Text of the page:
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Old 13th August 2017, 05:32 PM   #15
Nelson Pass is offline Nelson Pass  United States
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Cheers for that.

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Old 15th August 2017, 04:12 PM   #16
lonevoyager is offline lonevoyager  Sweden
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Quote:
Originally Posted by PRR View Post
By a 10:1 thought, anything under 78 Ohms is "practically current mode", and will tend toward the 120 number rather than the 108 number.

<78 Ohms could be a 2N2222 at 1mA, easy. (BJTs will always beat FETs at the same non-minuscule current.) IRF610 (and similar) can be 1.2 Ohms but at 2 Amps. At 0.1A, maybe 3 Ohms.
Just a small note, the 781.25 Ohm figure is per channel and for the ES9018.

The ES9038PRO (mentioned in OPs other thread) has a quarter of that (~195 Ohm per channel), giving an output impedance in stereo (4 channels in parallel) of <50 Ohm and in mono (all 8 channels) of <25 Ohm.
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Old 16th August 2017, 12:20 PM   #17
lonevoyager is offline lonevoyager  Sweden
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And another small note, I just came across the following in another thread discussing I/V converters:

Quote:
Originally Posted by staccatiss View Post
There is an article in the magazine Linear Audio where Erno Borbely and Sigurd Ruschkowski have measured THD and harmonics for different loads on the ESS9018 current output DAC.

They measured 0,006%THD with 205R load, 0,0012% THD with 22R load, and 0,00066% THD at 1R1 load. With 205R loads all harmonics where present but with the other two loads only 2nd 2nd 3rd harmonics. This is using balanced mode and 1 kHz and 96 kHz sampling-

Russ White, designer of the Buffalo DACs has also stated that load should be less than one Ohms for lowest THD. 0 dBFS.

I have seen other documentations for this on this site but cannot remember them all.

For mono mode, ie 32 mAp-p swing on top of 16mADC, I think that around 50-65 mA should pass through the semiconductors in the IV converter.

BTW, this DAC load should preferably be <1Ihms up to 100 kHz or higher.
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Old 16th August 2017, 05:45 PM   #18
Nelson Pass is offline Nelson Pass  United States
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I would say the data is encouraging for the 22 ohm or less figure.
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Old 19th August 2017, 06:33 PM   #19
Sabrosa is offline Sabrosa  United States
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Quote:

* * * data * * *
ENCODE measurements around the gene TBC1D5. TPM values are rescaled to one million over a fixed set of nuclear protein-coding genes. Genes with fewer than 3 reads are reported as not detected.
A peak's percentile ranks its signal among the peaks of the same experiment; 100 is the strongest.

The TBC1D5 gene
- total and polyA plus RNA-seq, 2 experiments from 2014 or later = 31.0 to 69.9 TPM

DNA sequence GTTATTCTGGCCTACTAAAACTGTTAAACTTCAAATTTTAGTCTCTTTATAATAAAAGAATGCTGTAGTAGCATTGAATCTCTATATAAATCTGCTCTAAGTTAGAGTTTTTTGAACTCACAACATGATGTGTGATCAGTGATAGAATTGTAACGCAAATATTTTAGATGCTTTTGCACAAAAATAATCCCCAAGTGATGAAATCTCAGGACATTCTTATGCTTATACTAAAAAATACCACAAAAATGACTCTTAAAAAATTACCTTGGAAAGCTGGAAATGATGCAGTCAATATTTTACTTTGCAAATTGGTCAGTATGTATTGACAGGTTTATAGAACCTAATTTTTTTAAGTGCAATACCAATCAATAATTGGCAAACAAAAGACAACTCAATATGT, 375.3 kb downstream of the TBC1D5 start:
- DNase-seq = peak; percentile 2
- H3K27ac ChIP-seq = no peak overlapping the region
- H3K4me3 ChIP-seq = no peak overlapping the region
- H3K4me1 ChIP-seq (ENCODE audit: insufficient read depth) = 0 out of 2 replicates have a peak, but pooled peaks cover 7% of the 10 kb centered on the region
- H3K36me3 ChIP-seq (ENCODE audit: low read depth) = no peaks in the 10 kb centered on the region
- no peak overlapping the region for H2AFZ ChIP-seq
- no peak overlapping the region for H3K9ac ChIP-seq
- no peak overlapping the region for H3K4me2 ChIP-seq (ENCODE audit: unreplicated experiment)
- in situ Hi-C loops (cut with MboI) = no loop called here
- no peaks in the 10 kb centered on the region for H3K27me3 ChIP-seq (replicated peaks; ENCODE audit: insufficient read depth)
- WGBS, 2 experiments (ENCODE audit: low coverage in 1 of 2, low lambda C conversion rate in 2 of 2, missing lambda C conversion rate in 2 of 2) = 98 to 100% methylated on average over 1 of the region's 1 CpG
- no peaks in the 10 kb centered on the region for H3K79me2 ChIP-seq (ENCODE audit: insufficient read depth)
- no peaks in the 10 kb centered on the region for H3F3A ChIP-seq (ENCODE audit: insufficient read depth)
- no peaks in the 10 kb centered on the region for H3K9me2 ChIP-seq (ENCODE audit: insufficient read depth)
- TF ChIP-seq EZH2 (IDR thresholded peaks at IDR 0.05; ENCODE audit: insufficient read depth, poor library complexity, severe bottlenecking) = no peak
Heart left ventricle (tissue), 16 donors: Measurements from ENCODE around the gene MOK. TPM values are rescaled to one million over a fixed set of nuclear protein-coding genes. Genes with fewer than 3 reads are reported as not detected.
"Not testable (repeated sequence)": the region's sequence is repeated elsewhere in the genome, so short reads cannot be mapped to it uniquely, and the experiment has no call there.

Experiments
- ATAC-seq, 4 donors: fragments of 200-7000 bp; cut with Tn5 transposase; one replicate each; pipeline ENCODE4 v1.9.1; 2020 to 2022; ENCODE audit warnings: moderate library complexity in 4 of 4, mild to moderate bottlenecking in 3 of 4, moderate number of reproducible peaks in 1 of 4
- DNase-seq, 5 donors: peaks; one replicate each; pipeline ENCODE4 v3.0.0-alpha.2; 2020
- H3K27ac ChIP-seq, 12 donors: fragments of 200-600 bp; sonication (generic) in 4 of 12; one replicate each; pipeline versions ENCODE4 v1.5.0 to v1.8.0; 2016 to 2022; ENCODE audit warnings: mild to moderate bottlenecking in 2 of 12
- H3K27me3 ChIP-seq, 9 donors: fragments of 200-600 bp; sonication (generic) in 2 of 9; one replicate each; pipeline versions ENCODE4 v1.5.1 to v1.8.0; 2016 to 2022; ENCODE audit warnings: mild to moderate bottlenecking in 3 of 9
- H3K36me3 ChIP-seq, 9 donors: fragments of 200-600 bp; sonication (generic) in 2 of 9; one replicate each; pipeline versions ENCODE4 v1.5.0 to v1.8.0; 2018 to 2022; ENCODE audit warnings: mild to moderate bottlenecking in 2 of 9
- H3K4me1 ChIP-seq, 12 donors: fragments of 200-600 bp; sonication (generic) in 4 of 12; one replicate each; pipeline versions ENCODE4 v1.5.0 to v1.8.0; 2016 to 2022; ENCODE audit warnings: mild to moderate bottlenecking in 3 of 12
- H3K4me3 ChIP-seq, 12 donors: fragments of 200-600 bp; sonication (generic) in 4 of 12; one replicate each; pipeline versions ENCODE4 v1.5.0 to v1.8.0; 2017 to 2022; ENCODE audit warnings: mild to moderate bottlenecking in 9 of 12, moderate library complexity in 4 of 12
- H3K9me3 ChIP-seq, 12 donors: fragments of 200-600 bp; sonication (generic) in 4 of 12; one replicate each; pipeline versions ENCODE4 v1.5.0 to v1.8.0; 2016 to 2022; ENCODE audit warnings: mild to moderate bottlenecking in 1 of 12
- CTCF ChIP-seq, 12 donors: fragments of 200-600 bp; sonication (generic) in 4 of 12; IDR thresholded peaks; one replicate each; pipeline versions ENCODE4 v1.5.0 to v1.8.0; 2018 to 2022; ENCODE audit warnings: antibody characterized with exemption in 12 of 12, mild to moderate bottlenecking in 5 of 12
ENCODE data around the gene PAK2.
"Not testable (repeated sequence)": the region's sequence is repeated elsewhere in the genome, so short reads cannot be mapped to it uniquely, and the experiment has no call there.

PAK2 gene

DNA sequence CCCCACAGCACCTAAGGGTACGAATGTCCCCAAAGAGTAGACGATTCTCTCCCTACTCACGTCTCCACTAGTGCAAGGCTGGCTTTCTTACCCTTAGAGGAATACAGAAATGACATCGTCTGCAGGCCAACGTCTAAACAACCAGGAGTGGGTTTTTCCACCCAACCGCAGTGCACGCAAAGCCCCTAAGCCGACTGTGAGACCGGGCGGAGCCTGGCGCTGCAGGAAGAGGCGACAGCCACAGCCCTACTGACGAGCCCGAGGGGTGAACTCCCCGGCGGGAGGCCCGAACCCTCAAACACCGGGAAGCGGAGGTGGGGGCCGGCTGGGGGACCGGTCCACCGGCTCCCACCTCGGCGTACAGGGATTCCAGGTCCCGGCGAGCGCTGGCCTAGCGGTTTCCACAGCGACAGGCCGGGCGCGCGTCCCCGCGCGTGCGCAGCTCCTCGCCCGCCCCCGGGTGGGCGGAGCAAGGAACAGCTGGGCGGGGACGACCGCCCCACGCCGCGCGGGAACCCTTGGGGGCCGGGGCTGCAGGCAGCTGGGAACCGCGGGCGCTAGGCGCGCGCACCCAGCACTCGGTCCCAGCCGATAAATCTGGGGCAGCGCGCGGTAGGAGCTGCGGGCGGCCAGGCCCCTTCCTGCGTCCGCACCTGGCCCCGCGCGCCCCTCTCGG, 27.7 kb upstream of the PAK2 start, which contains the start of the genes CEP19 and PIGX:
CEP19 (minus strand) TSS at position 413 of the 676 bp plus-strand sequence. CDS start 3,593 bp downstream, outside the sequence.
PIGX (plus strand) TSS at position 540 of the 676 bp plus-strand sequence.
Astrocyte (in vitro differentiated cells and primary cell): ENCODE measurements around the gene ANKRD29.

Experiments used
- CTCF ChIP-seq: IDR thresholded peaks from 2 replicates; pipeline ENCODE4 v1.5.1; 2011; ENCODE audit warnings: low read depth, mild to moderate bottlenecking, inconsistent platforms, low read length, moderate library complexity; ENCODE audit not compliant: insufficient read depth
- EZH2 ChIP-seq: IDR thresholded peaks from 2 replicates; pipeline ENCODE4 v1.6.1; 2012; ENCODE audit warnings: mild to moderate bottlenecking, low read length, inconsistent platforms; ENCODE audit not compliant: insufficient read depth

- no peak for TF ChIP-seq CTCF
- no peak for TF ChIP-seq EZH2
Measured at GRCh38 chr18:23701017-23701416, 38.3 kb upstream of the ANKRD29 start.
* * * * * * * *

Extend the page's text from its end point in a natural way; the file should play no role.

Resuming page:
Originally Posted by Nelson Pass View Post
Thanks for the reference, it is largely what I assumed. If we are dealing
with 2nd and 3rd harmonics at .001% or so, I wouldn't be that concerned
about the quality of sound, although the chip maker would see it as a
hit on their spec sheet.

A push pull jfet I/V like the Zen I/V is about 20 ohms with the Toshiba/Linear
Systems parts, and an ordinary Mosfet in a T0-220 package in Common Gate
mode is maybe 5 to 10 ohms, and something like an IRFP240 will deliver less
than an ohm if substantially biased.

The larger transconductances carry proportional capacitances, so probably
you will look for the sweet spot between the two.

One nice thing about the larger sorts of Fets is that the capacitance soaks
up the switching transients, acting as an output filter, apparently without
degradation to to the sound quality.
Thank you Nelson for the advice! Are there any guidelines to stay within as far as MOSFET capacitance goes? I've been searching around for information on how capacitance affects the circuit when in common gate mode.

Interestingly, the IRL40S212, which came out on top for THD in my simulations, also has lower capacitance (Ciss=8320pF, Coss=1050pF, Crss=790pF) than most other devices I looked at. I don't give too much credence to the simulations since model quality tends to vary, but I thought that was interesting and was curious if it was related.

D2PAK looks to be among the largest of the surface mount MOSFETs, other than the few devices available in D3PAK.

Quote:
Originally Posted by PRR View Post
> find any data that indicates the maximum load for keeping the chip in current mode

ES9012 / ES9018 Reference 32-bit Audio DAC Datasheet
"Differential current output is equivalent to a differential voltage source in series with a 781.25 Ohm resistor. The differential voltage source has a peak-to-peak output range of 3.05V (0.924*AVCC) and an output offset of 1.65V (AVCC/2)."

By a 10:1 thought, anything under 78 Ohms is "practically current mode", and will tend toward the 120 number rather than the 108 number.

<78 Ohms could be a 2N2222 at 1mA, easy. (BJTs will always beat FETs at the same non-minuscule current.) IRF610 (and similar) can be 1.2 Ohms but at 2 Amps. At 0.1A, maybe 3 Ohms.
Thanks for that! I hadn't put it together on my own from the data sheet.

Quote:
Originally Posted by lonevoyager View Post
Just a small note, the 781.25 Ohm figure is per channel and for the ES9018.

The ES9038PRO (mentioned in OPs other thread) has a quarter of that (~195 Ohm per channel), giving an output impedance in stereo (4 channels in parallel) of <50 Ohm and in mono (all 8 channels) of <25 Ohm.
Quote:
Originally Posted by lonevoyager View Post
And another small note, I just came across the following in another thread discussing I/V converters:
Great find on the Linear Audio article. Although the circuit I'm looking to implement is for use with a ES9038PRO, I used the ES9018 characteristics in the examples above since its data sheet is more freely available (silly NDAs).